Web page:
The SpaceX rocket-making plant in McGregor is poised to spend $46 million on an expansion that would create 300 new full-time jobs.
Waco City Council on Tuesday will vote on giving Space Exploration Technologies Corp. up to $1.5 million in economic development money.
McLennan County commissioners will vote later this month on allocating $1.5 million to SpaceX for the project, giving the Hawthorne, California-based company a total of $3 million in funds from the Waco-McLennan County Economic Development Corp. war chest used to attract and keep industry.
Most local officials Friday declined to discuss SpaceX’s plans or the benefits of seeing local employment grow by 300 people.
“I’m not at liberty to comment at this point. I have to say the project is pending,” said Kris Collins, senior vice president of economic development at the Greater Waco Chamber of Commerce.
She said she is involved in talks with SpaceX and probably would have more to say after commissioners take their vote Dec. 22.
SpaceX, owned by billionaire entrepreneur Elon Musk, has become a major player in private rocketry. It has secured contracts with NASA to haul supplies to the International Space Station and landing deals with foreign governments and private companies to place communications satellites in orbit.
It began in 2003 using land in McGregor’s industrial park for research and rocket testing, and recently expanded its lease from 922 acres to 4,280 acres.
In a report prepared by the city of Waco’s economic development staff, SpaceX is proposing to invest $46.3 million in the site during the next five years. That will consist of about $32.4 million in real property improvements and $13.9 million in personal property improvements.
SpaceX will add 300 new jobs by Dec. 31, 2018, with employees receiving benefits and an average hourly wage of $28.85, or about $60,000 a year. To receive incentive money, the company must fill 240 positions with people living in McLennan County, and 120 must reside in Waco.
Those hired will include engineers, technicians and industry professionals, according to the city staff report prepared for Waco City Council.
SpaceX employs 261 full-time staffers in McGregor, and the company will retain them.
SpaceX spokesman John Taylor said in an email: “We have no comment at this time, but may comment after Tuesday’s (council) meeting.”
McGregor City Manager Kevin Evans declined to comment on the proposed expansion, saying, “I have not been authorized to speak.”
“But I can tell you this,” he said. “Anytime SpaceX adds people, it helps the economy not only of McGregor but all Central Texas.
“They are one of the best corporate citizens I’ve ever been associated with.”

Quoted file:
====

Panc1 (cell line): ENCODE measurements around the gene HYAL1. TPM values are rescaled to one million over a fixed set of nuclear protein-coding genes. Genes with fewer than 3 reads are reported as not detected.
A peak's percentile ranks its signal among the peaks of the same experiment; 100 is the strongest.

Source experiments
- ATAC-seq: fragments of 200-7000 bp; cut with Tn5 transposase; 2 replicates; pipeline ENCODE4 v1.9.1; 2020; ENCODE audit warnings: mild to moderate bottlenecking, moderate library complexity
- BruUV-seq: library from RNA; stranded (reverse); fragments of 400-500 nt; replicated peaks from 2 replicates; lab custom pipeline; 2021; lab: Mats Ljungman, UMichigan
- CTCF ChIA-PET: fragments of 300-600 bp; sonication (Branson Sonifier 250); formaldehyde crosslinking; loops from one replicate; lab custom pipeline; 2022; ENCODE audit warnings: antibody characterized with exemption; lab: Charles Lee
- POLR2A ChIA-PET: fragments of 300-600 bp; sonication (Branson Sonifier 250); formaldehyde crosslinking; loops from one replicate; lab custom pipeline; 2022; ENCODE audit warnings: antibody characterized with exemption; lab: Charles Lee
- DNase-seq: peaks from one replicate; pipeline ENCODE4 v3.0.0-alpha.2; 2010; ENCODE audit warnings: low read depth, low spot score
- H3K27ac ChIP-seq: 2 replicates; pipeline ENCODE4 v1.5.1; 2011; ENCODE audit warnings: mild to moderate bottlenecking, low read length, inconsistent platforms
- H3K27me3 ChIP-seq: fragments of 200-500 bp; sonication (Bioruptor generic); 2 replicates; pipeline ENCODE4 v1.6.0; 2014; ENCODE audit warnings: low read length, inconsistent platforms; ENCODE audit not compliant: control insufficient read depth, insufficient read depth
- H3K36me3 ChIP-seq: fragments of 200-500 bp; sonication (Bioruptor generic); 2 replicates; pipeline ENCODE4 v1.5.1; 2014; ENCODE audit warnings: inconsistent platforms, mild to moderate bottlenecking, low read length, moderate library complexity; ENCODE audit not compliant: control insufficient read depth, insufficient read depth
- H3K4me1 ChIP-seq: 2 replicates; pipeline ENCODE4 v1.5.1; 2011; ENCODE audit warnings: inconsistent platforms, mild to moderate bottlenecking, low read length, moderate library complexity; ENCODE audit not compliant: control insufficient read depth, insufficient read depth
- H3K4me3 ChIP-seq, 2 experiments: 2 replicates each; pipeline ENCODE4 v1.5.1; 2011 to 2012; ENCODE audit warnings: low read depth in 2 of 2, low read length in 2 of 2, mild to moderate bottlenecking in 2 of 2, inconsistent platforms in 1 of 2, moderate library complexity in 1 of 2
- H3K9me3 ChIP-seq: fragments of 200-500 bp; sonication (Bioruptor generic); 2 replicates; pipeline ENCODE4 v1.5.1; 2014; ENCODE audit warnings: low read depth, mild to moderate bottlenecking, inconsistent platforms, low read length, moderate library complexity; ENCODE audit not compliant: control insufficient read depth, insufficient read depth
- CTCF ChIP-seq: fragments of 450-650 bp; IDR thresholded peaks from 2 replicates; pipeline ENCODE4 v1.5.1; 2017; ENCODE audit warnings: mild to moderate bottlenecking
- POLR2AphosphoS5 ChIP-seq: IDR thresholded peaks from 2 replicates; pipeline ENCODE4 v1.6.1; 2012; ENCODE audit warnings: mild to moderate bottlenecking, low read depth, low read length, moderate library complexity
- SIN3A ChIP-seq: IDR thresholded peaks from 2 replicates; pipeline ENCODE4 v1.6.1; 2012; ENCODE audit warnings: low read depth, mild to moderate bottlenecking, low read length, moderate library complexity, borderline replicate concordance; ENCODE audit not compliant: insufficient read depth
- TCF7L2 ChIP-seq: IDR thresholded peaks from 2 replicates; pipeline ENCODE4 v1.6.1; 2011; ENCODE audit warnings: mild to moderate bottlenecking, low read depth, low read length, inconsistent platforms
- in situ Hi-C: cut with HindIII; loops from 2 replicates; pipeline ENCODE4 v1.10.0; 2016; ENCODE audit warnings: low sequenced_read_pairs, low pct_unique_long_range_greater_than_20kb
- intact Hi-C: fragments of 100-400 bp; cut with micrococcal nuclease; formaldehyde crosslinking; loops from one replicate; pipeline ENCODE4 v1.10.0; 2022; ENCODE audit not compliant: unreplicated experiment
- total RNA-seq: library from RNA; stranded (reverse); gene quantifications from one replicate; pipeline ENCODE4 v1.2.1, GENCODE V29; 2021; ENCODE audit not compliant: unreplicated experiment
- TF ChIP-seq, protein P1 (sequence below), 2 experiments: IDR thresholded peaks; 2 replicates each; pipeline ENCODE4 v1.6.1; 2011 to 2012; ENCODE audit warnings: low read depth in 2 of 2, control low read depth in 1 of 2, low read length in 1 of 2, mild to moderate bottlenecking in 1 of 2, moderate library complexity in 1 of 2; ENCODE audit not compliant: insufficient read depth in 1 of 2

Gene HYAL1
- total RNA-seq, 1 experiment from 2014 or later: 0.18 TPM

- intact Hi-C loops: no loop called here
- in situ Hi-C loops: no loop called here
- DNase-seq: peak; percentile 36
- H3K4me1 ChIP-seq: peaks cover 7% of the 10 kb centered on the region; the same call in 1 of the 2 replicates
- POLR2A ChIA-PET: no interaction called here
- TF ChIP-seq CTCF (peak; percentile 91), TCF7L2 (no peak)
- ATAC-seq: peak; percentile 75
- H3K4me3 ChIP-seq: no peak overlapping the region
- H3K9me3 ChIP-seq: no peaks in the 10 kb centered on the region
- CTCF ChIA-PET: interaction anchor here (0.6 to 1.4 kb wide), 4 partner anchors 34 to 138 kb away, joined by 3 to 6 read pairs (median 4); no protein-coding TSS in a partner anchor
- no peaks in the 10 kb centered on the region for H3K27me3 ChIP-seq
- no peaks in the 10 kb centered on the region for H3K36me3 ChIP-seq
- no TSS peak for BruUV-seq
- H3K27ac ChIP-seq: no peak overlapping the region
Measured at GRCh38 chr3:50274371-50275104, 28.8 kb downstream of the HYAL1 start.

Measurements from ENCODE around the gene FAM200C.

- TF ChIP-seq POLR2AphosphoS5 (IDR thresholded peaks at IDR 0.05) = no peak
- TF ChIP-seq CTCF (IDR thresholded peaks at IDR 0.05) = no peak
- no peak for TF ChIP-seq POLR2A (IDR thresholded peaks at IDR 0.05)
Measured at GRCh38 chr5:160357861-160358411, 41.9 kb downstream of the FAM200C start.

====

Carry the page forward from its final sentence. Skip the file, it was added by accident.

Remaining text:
Waco City Manager Dale Fisseler did not discuss specifics of SpaceX’s $46 million vision for the site, but expressed excitement at the prospects.
“This is a big deal. It signals us becoming more regional in our economic development efforts,” he said.
He said SpaceX’s high profile in the private space exploration industry has made it a target for other cities’ recruiting efforts.
“Because SpaceX is so successful, a lot of other communities are competitors,” he said
He said that as SpaceX invests more in McGregor, all of Greater Waco will benefit.
“We’re hoping to see continued growth,” he said. “For us, this is the company of the future.”
To help the project succeed, the city of McGregor and the McGregor Economic Development Corp. have agreed to provide $277,000 worth of sewer upgrades and $40,000 worth of water connections. The McGregor EDC also is considering a cash grant in support of the project.
Fisseler, McLennan County Judge Scott Felton and Waco businessman Bill Clifton serve on an advisory board that makes recommendations to the city council and commissioners court on projects they believe should receive funding from the Waco- McLennan County Economic Development Corp.
Felton reportedly was traveling Friday and could not be reached, while Clifton said, “SpaceX wants to control the announcement, and I’m not at liberty to talk about it.”
SpaceX earlier this year announced it had chosen a remote site near Brownsville called Boca Rica for its planned commercial rocket launch facility.
Texas had been competing with sites in Florida and Georgia for the launch facility. Texas offered $2.3 million in incentives from its Enterprise fund, and another $13 million from the Spaceport Trust Fund, which is used to support the development of infrastructure necessary for establishing a spaceport in Cameron County, of which Brownsville is the county seat.
SpaceX will continue its NASA-funded launches at Cape Canaveral in Florida.
Musk has said he envisions a commercial spaceport focused on business from companies and foreign governments as well as space tourism. The company makes its rockets in California and tests them in McGregor.